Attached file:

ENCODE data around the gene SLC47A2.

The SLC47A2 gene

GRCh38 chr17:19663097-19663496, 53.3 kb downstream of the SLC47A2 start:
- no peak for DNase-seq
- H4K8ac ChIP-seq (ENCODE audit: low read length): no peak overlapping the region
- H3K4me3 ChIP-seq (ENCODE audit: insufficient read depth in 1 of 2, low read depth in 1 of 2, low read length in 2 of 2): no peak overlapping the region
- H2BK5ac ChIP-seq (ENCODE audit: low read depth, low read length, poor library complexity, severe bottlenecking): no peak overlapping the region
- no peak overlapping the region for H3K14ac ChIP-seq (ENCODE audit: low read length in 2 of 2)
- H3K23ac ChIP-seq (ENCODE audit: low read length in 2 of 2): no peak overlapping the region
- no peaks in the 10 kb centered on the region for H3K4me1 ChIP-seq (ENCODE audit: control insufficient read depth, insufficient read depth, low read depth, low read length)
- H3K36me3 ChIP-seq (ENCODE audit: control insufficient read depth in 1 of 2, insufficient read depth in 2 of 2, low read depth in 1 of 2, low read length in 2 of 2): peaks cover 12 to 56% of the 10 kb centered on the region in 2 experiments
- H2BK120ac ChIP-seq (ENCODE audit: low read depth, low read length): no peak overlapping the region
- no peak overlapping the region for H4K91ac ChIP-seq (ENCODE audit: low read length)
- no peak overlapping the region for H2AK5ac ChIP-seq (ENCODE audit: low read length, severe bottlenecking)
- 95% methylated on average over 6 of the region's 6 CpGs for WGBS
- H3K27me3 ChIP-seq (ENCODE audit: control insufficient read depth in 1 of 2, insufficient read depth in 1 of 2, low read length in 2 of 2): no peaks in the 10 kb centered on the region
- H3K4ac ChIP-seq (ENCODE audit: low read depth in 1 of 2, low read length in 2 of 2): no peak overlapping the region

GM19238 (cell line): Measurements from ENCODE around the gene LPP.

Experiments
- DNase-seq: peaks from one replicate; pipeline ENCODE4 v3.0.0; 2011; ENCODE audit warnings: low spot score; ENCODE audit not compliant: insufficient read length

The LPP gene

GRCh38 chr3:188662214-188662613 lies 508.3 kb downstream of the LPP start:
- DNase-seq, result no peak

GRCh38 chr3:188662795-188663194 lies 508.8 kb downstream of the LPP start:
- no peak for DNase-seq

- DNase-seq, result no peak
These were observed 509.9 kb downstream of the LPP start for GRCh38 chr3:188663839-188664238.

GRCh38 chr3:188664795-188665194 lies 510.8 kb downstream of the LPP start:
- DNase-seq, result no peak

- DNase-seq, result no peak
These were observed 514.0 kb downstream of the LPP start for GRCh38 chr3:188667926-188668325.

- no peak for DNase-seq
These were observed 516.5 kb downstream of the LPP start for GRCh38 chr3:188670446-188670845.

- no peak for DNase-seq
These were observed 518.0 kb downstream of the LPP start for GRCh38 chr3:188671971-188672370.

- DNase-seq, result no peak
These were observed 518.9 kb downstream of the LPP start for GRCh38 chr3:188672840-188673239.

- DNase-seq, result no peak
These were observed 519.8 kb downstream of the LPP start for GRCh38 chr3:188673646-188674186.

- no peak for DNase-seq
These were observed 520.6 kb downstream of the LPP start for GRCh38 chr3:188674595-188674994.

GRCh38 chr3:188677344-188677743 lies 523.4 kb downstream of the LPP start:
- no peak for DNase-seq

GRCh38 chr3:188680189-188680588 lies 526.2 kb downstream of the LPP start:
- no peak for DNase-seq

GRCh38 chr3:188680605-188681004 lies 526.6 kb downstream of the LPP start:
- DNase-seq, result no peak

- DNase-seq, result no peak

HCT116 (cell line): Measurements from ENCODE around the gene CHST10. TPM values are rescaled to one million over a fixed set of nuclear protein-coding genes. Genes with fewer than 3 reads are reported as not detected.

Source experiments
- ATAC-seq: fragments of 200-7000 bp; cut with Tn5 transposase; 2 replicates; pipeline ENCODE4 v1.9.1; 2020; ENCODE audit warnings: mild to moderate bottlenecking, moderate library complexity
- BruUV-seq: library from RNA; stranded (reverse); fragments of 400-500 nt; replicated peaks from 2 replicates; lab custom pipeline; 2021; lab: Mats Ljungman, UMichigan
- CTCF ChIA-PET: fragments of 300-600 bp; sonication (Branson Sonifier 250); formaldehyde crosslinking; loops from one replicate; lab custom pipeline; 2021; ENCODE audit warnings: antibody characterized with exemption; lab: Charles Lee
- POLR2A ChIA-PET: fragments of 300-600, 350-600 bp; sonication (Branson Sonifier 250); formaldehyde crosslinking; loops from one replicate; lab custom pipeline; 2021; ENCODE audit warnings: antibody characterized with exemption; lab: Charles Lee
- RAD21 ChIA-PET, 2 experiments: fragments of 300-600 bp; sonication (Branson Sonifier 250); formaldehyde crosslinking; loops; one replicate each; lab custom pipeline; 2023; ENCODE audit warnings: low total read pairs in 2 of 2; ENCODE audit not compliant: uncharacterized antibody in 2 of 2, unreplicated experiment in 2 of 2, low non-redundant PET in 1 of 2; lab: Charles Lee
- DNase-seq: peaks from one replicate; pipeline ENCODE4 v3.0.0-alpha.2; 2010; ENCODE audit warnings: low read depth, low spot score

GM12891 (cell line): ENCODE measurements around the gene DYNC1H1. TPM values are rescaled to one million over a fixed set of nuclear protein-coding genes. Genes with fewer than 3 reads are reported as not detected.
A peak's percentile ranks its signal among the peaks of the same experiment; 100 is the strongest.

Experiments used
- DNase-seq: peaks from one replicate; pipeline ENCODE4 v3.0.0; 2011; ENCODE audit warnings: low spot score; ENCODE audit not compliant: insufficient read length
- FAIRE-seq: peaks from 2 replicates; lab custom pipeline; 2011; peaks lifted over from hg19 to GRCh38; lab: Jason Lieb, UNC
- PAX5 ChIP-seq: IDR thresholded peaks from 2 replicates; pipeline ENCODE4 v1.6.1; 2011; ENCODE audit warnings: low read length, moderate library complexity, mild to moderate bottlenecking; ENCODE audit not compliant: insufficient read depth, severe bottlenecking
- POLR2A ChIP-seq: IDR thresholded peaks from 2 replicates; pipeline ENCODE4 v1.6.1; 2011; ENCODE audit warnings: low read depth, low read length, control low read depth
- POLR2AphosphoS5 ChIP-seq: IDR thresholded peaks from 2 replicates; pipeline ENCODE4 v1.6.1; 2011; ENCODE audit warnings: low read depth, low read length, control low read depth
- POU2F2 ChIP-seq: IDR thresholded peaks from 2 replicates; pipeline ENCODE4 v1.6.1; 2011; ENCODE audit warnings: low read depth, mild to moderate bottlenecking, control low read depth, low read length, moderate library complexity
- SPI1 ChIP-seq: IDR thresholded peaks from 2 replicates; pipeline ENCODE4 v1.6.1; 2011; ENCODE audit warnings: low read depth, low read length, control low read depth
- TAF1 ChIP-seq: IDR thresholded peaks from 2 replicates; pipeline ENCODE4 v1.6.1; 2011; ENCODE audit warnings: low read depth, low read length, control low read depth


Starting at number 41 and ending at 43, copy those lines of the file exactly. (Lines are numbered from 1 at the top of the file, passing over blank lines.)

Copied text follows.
These were observed 520.6 kb downstream of the LPP start for GRCh38 chr3:188674595-188674994.

GRCh38 chr3:188677344-188677743 lies 523.4 kb downstream of the LPP start:
- no peak for DNase-seq